And So It Goes: Adventures in Television

Ellerbee, Linda

G. P. Putnam’s Sons, 1986

p. 14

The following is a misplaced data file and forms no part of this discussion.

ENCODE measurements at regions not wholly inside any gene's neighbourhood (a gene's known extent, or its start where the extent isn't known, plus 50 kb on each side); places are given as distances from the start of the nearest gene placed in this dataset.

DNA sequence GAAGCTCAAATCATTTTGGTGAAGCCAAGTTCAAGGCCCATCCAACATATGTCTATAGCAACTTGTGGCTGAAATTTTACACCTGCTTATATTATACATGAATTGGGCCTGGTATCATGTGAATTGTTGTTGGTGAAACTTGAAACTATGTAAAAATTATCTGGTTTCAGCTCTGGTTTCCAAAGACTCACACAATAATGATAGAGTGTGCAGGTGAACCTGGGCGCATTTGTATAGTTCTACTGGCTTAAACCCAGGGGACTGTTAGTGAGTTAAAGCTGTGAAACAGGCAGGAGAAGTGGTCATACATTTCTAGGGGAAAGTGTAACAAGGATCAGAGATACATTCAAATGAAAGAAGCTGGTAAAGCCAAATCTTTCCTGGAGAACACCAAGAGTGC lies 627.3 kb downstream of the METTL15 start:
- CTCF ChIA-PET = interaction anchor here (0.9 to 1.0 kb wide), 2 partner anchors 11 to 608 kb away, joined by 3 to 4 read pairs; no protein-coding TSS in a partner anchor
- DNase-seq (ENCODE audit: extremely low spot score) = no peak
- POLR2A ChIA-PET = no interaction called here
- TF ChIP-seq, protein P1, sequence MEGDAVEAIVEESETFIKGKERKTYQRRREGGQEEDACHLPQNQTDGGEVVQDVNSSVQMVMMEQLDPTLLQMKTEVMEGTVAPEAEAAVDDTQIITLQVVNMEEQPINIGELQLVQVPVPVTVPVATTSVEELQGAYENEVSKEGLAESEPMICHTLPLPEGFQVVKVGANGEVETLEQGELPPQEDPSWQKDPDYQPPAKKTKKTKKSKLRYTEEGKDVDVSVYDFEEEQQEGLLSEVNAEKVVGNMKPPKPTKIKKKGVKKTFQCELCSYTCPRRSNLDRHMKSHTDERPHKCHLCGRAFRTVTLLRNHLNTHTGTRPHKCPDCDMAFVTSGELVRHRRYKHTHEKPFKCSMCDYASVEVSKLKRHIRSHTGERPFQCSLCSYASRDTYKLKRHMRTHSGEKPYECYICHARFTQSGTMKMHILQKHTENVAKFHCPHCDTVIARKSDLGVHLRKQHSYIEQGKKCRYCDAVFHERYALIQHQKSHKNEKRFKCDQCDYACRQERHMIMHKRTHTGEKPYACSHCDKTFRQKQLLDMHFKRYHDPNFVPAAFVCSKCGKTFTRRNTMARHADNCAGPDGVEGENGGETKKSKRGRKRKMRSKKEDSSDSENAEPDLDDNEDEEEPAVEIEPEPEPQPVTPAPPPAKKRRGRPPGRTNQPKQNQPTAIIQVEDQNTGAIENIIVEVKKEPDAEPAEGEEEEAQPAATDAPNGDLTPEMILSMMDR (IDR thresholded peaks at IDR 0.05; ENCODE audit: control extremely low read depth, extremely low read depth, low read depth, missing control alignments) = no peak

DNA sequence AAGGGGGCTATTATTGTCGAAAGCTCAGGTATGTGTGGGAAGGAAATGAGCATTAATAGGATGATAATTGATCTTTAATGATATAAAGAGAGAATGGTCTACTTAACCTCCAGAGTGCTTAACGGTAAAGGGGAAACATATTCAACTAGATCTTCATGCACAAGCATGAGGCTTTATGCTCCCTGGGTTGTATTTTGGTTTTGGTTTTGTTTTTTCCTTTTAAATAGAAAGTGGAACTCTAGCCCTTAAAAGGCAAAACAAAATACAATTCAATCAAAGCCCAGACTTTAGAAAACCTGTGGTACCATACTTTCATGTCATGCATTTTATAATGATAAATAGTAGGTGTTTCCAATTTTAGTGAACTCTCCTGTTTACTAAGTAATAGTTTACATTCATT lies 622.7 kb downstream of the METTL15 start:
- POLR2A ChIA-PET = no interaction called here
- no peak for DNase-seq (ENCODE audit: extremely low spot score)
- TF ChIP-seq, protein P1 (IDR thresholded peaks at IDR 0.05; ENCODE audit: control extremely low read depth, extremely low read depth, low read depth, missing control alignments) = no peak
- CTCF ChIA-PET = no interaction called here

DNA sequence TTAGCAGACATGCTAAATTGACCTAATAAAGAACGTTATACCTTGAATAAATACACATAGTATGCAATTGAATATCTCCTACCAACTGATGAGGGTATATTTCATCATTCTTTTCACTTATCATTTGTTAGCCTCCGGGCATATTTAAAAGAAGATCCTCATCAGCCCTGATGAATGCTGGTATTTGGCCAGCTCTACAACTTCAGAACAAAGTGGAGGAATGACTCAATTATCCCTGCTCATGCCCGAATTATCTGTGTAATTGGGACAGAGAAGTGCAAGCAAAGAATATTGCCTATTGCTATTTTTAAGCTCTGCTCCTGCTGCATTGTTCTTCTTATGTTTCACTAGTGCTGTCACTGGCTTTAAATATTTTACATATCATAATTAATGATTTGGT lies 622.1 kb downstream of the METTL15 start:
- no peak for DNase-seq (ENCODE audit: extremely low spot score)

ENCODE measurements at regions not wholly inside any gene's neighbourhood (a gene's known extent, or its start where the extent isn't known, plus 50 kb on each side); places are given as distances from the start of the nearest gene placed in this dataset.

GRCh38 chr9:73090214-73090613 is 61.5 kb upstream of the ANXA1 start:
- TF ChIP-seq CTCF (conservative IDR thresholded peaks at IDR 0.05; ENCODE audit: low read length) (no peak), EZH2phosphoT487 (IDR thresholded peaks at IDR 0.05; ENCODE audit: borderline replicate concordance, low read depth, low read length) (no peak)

Someone at WCBS (NY) decided that the regular anchor, Jim Jensen, ought to have a partner, a co-anchor, a fellow “fresh to the big city, fresh to big-city ways.” Jensen behaved graciously to the new gun in town, whose name was also Jim. But sometimes the new boy slipped or babbled on the air. Nobody at WCBS wanted to admit their error. “So they told the two Jims to be more friendly-like on the air, to chat with each other, like pals. They should ask each other about the news stories. Right. There was this one night. The Jims were on the air. Jensen read a story. The next story was to be read by the new Jim. All he had to do was read the words from the TelePrompTer, and what was written on the TelePrompTer was all the new or the old Jim knew about this particular story. There was no tape. The script on the TelePrompTer went something like this: ‘There was a five alarm fire this afternoon in the South Bronx. Three people were killed. Firemen say they suspect arson.’ There was no more information available. Here’s what happened. Jim Jensen finished reading the story which came before. They shared a prompter–each man could see what the other was to read. When Jensen finished his story, he turned to the new kid and did exactly what management had told him to do; he talked to the new Jim about the news. ‘Well, I see you’re about to tell us about that terrible fire this afternoon up in the South Bronx. I don’t know much about it, but I understand it went to five alarms and that three people were killed. I hear the fire department thinks it was arson, but, gee, let me shut up now. What can you tell us about the story?’ Folks, that’s how it’s done downtown.”